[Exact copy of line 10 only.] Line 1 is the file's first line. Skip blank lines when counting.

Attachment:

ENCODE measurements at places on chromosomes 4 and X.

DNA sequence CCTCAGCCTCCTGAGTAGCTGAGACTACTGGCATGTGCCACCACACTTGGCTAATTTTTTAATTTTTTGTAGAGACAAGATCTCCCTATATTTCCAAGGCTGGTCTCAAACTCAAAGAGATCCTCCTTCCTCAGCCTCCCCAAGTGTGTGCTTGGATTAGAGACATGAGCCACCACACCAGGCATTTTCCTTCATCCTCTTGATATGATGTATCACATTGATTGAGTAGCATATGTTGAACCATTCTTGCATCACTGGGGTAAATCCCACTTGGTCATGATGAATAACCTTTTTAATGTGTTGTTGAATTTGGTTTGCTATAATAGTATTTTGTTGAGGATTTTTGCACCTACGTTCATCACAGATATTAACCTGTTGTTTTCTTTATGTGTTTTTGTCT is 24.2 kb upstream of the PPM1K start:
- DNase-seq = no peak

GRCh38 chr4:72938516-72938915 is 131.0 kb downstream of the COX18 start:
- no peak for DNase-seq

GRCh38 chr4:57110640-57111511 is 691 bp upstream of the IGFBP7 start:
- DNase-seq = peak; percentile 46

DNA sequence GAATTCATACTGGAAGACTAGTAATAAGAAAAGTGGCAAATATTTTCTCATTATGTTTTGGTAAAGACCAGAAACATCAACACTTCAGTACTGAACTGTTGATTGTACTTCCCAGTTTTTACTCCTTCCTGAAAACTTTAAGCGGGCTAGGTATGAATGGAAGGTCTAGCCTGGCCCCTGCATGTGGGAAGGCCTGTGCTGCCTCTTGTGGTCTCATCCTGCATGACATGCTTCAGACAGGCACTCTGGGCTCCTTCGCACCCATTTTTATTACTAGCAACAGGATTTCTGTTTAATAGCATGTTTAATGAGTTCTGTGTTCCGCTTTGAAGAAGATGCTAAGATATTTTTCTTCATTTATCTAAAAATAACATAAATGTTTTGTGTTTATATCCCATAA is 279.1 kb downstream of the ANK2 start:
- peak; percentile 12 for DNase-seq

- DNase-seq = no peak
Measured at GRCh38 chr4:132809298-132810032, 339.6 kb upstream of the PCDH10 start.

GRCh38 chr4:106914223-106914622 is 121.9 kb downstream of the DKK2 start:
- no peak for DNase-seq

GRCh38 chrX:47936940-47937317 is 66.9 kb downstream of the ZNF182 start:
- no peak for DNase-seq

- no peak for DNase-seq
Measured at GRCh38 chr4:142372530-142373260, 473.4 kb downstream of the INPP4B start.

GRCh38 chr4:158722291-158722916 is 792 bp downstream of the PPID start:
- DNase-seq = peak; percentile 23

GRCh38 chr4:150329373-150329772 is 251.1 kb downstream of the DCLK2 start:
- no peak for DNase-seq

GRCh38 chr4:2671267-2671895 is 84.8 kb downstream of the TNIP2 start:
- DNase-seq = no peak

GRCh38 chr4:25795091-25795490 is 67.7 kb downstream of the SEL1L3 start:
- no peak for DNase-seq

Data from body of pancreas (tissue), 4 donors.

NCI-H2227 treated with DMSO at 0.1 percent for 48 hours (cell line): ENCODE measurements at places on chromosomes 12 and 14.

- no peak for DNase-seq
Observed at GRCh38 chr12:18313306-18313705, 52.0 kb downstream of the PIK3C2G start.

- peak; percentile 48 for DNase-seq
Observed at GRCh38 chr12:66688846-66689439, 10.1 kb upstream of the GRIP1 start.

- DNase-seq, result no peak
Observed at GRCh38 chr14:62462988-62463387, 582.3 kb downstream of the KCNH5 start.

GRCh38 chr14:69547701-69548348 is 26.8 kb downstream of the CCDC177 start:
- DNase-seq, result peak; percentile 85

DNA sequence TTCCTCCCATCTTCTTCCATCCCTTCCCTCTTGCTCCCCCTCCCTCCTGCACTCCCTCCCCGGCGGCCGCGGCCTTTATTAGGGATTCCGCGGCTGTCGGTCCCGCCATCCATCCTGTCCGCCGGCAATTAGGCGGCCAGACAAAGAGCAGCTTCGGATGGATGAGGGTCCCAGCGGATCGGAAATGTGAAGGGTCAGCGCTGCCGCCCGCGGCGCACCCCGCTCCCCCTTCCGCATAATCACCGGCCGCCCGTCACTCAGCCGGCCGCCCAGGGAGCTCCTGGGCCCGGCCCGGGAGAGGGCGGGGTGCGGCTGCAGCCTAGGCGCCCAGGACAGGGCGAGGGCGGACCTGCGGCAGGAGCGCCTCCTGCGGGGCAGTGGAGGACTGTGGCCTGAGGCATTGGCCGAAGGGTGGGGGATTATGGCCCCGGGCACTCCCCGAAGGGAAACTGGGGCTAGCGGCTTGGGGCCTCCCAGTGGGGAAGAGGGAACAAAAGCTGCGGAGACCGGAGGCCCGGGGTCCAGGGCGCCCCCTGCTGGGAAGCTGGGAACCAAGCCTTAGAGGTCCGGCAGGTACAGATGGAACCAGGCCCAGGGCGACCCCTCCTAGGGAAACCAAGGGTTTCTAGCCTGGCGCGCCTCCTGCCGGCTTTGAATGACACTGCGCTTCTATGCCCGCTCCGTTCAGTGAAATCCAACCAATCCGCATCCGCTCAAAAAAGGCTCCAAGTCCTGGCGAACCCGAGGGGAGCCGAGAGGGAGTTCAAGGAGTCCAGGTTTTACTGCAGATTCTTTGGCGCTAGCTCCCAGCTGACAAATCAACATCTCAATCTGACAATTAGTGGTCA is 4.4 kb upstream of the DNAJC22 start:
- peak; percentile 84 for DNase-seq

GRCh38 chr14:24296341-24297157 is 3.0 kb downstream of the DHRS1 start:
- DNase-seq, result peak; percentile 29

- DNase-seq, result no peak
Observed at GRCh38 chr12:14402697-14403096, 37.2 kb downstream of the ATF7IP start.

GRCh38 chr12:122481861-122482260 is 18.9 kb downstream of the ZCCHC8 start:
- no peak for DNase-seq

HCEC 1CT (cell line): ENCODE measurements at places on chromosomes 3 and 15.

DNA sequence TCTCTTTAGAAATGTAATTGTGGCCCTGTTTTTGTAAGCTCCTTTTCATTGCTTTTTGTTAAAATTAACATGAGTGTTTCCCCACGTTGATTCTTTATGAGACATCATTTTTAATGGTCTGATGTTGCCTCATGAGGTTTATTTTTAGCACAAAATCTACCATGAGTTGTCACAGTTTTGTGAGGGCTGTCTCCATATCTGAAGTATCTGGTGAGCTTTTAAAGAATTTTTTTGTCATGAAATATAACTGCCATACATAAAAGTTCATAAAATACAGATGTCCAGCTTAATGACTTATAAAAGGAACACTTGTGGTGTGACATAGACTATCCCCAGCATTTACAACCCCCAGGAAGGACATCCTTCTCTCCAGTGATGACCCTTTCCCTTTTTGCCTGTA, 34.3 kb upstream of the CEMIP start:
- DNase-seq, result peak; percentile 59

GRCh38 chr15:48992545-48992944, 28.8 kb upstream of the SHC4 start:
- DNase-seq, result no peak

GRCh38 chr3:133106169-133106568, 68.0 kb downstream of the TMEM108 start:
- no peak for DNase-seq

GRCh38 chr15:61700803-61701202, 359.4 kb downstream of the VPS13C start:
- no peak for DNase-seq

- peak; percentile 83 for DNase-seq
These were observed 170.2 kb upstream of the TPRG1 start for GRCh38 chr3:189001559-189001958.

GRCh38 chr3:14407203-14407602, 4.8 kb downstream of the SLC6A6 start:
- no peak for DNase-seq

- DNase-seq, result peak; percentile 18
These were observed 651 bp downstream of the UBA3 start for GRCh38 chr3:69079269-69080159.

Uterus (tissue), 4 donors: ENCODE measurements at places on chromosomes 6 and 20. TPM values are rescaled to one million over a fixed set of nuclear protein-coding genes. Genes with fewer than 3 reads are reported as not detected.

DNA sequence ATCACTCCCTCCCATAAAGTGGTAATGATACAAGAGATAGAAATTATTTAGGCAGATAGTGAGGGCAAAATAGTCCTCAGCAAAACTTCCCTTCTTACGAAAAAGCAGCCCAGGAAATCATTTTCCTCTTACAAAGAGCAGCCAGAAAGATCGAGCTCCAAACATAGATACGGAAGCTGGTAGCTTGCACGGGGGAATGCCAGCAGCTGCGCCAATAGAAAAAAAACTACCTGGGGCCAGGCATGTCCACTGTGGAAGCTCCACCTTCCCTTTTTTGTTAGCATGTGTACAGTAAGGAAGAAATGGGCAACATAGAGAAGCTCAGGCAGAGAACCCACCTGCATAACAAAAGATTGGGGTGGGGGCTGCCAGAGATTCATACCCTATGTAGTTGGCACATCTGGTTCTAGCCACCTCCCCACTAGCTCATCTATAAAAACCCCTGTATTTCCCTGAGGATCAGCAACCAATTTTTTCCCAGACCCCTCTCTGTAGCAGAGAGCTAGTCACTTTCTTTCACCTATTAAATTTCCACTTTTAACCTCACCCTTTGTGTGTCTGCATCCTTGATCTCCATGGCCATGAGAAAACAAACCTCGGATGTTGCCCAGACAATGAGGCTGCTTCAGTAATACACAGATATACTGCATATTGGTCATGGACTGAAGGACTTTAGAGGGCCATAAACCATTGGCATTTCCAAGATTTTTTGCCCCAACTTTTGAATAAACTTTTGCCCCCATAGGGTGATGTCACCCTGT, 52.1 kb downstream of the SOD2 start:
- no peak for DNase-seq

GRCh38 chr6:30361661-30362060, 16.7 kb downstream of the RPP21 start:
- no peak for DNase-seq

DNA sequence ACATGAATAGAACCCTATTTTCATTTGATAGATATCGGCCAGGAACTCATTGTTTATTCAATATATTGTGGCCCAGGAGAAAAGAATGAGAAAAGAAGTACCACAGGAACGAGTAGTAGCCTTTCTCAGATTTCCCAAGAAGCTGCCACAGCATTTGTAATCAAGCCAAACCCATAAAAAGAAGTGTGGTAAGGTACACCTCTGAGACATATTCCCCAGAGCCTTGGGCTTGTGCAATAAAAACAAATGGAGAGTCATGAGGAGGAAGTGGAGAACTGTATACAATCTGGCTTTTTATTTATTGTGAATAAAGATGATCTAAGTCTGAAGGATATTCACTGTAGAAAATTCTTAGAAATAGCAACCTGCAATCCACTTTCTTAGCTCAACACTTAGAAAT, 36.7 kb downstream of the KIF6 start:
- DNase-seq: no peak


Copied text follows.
- DNase-seq = no peak